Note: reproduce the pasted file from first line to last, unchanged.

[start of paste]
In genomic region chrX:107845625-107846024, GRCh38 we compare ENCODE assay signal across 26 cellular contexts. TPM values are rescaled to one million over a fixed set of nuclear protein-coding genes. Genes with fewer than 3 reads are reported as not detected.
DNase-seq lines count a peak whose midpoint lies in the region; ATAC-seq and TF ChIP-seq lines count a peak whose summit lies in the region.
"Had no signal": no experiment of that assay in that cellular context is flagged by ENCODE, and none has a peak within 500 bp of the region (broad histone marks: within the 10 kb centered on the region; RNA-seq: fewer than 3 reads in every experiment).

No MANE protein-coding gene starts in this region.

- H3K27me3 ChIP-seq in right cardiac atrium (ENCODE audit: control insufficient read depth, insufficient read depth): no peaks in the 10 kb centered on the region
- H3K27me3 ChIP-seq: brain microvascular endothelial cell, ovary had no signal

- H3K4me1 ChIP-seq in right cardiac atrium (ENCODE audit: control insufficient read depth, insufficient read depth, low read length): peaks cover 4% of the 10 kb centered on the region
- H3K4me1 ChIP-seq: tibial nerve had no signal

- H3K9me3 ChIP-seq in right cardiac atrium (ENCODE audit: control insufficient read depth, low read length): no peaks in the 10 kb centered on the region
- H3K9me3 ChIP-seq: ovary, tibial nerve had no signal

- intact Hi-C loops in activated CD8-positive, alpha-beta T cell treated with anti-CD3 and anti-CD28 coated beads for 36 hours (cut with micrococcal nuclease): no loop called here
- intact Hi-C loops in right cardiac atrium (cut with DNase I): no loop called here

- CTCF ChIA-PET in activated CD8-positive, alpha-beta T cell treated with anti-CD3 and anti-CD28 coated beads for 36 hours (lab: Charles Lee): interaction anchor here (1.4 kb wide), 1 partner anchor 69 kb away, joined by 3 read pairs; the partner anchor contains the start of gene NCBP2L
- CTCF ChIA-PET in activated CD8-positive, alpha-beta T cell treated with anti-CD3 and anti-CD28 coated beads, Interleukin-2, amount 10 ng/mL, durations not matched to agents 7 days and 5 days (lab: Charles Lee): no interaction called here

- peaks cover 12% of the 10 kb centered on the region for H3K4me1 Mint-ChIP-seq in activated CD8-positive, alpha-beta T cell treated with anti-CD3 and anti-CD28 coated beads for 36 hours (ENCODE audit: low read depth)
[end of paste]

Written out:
In genomic region chrX:107845625-107846024, GRCh38 we compare ENCODE assay signal across 26 cellular contexts. TPM values are rescaled to one million over a fixed set of nuclear protein-coding genes. Genes with fewer than 3 reads are reported as not detected.
DNase-seq lines count a peak whose midpoint lies in the region; ATAC-seq and TF ChIP-seq lines count a peak whose summit lies in the region.
"Had no signal": no experiment of that assay in that cellular context is flagged by ENCODE, and none has a peak within 500 bp of the region (broad histone marks: within the 10 kb centered on the region; RNA-seq: fewer than 3 reads in every experiment).

No MANE protein-coding gene starts in this region.

- H3K27me3 ChIP-seq in right cardiac atrium (ENCODE audit: control insufficient read depth, insufficient read depth): no peaks in the 10 kb centered on the region
- H3K27me3 ChIP-seq: brain microvascular endothelial cell, ovary had no signal

- H3K4me1 ChIP-seq in right cardiac atrium (ENCODE audit: control insufficient read depth, insufficient read depth, low read length): peaks cover 4% of the 10 kb centered on the region
- H3K4me1 ChIP-seq: tibial nerve had no signal

- H3K9me3 ChIP-seq in right cardiac atrium (ENCODE audit: control insufficient read depth, low read length): no peaks in the 10 kb centered on the region
- H3K9me3 ChIP-seq: ovary, tibial nerve had no signal

- intact Hi-C loops in activated CD8-positive, alpha-beta T cell treated with anti-CD3 and anti-CD28 coated beads for 36 hours (cut with micrococcal nuclease): no loop called here
- intact Hi-C loops in right cardiac atrium (cut with DNase I): no loop called here

- CTCF ChIA-PET in activated CD8-positive, alpha-beta T cell treated with anti-CD3 and anti-CD28 coated beads for 36 hours (lab: Charles Lee): interaction anchor here (1.4 kb wide), 1 partner anchor 69 kb away, joined by 3 read pairs; the partner anchor contains the start of gene NCBP2L
- CTCF ChIA-PET in activated CD8-positive, alpha-beta T cell treated with anti-CD3 and anti-CD28 coated beads, Interleukin-2, amount 10 ng/mL, durations not matched to agents 7 days and 5 days (lab: Charles Lee): no interaction called here

- peaks cover 12% of the 10 kb centered on the region for H3K4me1 Mint-ChIP-seq in activated CD8-positive, alpha-beta T cell treated with anti-CD3 and anti-CD28 coated beads for 36 hours (ENCODE audit: low read depth)